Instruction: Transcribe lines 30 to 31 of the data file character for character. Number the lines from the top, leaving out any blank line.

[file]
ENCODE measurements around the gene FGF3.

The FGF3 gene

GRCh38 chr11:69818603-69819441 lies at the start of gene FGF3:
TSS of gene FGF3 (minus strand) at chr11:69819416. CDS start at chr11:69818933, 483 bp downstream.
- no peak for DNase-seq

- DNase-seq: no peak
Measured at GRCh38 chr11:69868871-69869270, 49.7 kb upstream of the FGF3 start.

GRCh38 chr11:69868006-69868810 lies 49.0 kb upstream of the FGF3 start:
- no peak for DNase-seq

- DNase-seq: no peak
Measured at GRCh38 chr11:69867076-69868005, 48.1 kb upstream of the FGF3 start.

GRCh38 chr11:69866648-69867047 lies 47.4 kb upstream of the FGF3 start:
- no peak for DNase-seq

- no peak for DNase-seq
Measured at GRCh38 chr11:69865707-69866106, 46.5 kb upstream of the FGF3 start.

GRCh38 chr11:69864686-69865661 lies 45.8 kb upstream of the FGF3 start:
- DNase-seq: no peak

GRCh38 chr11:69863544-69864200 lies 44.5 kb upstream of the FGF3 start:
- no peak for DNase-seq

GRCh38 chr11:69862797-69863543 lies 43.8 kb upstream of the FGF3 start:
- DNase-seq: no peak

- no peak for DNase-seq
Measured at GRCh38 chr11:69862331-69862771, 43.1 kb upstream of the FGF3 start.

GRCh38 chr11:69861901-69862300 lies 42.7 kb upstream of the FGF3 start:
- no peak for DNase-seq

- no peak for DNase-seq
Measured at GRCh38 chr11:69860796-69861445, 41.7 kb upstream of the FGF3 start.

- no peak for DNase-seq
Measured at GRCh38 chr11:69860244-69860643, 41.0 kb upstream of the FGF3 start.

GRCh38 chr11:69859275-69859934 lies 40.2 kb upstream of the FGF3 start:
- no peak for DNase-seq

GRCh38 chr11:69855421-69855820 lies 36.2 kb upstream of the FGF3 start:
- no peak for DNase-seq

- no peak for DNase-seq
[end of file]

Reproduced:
GRCh38 chr11:69859275-69859934 lies 40.2 kb upstream of the FGF3 start:
- no peak for DNase-seq